footballThe vast majority of people – 84% - believe that the government should invest more money in mental health sport and physical activity programmes, a survey has found.

The poll, established to examine the public’s understanding of how sport and recreation can impact mental health, also revealed 80% of people agreed their mental health is improved if they exercise or are physically active. The study of 1,000 people was commissioned by the Sport and Recreation Alliance, the Professional Player’s Federation (PPF) and mental health Mind.

With 1 in 4 people in the UK anticipated to experience a mental health problem each year, the sport and recreation sector, along with Mind, is calling on government to further support and invest in collaborative mental health and physical activity programmes. The additional funding would build on existing initiatives such as Mind’s Sport England and National Lottery funded programme Get Set to Go, which supports people to get active through sport.

Former England cricketer Marcus Trescothick, who has experienced depression, commented: “We are aware of our responsibility to make sport accessible to people of all ages, background and ability, and this includes those who may have difficulties with confidence and self-esteem.

“The Mental Health Charter highlights the provisions sport has already put in place to support people dealing with mental health problems.

“Yet, as a sector with the capacity to reach so many, there are still more opportunities to create new initiatives which can help to educate and involve people in physical activity as a means of coping and restoring their mental health. In order to break down the stigma, the sport and recreation sector has and will continue to work together to action the objectives of the Charter.”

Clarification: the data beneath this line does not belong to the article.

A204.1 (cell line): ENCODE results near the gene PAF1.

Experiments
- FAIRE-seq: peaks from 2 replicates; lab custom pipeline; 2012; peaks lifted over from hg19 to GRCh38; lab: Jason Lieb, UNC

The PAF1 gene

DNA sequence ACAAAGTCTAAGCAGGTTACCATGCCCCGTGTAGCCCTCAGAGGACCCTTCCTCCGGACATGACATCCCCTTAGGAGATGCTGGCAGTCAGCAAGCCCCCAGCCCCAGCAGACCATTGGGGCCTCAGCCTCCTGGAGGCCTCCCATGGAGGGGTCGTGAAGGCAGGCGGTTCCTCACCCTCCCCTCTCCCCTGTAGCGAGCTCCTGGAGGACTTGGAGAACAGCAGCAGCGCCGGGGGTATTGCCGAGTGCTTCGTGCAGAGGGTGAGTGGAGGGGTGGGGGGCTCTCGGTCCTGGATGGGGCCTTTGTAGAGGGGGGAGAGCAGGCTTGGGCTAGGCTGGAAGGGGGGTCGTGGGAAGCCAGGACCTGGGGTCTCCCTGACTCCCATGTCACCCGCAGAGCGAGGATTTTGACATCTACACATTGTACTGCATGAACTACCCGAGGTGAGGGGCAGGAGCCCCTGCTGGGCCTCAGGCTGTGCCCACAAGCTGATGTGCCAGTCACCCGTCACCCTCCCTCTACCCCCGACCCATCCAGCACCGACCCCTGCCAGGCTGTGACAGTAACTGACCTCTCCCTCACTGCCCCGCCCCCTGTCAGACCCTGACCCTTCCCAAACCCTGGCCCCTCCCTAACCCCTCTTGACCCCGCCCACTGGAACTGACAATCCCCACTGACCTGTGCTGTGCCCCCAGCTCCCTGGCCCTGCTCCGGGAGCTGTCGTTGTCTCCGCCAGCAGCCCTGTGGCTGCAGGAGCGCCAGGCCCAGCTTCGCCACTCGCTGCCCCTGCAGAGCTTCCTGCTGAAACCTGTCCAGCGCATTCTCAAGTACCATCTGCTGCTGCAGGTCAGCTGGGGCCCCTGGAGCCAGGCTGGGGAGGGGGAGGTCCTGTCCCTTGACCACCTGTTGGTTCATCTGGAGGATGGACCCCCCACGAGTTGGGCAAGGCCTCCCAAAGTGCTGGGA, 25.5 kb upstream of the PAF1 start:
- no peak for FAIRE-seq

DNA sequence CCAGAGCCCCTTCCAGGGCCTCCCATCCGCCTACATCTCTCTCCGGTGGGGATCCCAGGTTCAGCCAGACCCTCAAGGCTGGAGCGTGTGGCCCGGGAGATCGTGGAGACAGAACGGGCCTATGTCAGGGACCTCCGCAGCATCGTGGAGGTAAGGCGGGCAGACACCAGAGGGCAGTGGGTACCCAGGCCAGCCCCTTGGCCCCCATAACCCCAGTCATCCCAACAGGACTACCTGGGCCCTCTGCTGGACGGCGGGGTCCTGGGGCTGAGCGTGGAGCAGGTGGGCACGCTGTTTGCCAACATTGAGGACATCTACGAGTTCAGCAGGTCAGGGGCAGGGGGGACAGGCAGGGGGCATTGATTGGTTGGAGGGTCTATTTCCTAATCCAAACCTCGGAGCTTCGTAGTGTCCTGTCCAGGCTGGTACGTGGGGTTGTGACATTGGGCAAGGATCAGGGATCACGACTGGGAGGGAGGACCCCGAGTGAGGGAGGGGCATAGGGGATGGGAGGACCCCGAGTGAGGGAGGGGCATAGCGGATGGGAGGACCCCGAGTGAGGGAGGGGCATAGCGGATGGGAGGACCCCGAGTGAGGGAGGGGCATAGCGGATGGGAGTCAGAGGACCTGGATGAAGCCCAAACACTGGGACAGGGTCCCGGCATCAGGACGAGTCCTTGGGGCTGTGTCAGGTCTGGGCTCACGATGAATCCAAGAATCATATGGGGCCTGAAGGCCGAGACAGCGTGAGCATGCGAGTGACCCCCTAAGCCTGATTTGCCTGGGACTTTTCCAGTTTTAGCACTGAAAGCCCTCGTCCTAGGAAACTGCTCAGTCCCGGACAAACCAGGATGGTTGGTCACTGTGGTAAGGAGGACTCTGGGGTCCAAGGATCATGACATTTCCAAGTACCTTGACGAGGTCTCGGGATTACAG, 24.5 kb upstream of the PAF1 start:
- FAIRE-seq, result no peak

The poll, released ahead of the one-year anniversary of the Mental Health Charter for Sport and Recreation, also identified the importance of engagement through health professionals. Of the 1,000 questioned, 85% agreed that GPs, nurses and pharmacists should promote sport and physical activity as a treatment to help people with their mental health.

Boxer and former footballer Leon McKenzie added: “We know that sport can be great for both physical and mental health and, as an athlete myself, I am supporting the Mental Health Charter for Sport and Recreation and am calling for more money to be pumped into sports programmes, to help improve the wellbeing of the nation.”

Since the Mental Health Charter was launched more than 230 signatories have committed to making positive change. Established to promote the mental health benefits of an active lifestyle, the Charter harnesses sport and recreation at an elite and community level to tackle stigma.

Emma Boggis, CEO of the Sport and Recreation Alliance, said: “Evidence shows that being active can help prevent mental health problems and help people to deal with them. This can be for everyone, whether participating at grassroots through to elite level. We encourage more organisations and current supporters of the Mental Health Charter for Sport and Recreation to demonstrate their backing and increase momentum behind mental health sport and physical activity programmes.”

Sophie Corlett, director of external relations at Mind, added: “The recent Mental Health Taskforce report recommends greater access to interventions for physical activity to help people with mental health problems who are at greater risk of poor physical health.

"Mind is pleased to be working with the sport and recreation sector to deliver programmes and tackle stigma around mental health through physical activity.”

The PPF’s chief executive, Simon Taylor, concluded: “Every time a sportsman or woman talks about their mental health it helps to break down some of the stigma that millions of people face each day. Sport is a great way to promote good mental health for everyone.”